The Adjustment of Credit Ratings in Advance of Defaults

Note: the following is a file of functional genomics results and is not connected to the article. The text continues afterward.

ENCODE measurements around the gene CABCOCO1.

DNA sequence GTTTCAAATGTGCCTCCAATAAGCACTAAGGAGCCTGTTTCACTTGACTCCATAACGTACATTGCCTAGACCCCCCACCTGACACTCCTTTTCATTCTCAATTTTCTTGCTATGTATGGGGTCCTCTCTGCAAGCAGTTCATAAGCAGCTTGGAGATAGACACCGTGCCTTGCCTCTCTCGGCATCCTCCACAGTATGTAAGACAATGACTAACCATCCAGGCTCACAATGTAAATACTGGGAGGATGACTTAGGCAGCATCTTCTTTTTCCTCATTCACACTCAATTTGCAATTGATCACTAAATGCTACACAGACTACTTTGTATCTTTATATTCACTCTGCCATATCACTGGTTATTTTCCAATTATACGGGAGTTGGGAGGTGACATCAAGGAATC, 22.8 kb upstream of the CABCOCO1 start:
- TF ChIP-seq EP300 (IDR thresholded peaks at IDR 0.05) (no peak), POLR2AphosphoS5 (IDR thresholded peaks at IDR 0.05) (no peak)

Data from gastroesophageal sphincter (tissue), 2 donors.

We provide insights into determinants of the rating level of 371 issuers which defaulted in the years 1999 to 2003, and into the leader-follower relationship between Moody’s and S&P. The evidence for the rating level suggests that Moody’s assigns lower ratings than S&P for all observed periods before the default event. Furthermore, we observe two-way Granger causal-ity, which signifies information flow between the two rating agencies. Since lagged rating changes influence the magnitude of the agencies’ own rating changes it would appear that the two rating agencies apply a policy of taking a severe downgrade through several mild down-grades. Further, our analysis of rating changes shows that issuers with headquarters in the US are less sharply downgraded than non-US issuers. For rating changes by Moody’s we also find that larger issuers seem to be downgraded less severely than smaller issuers.
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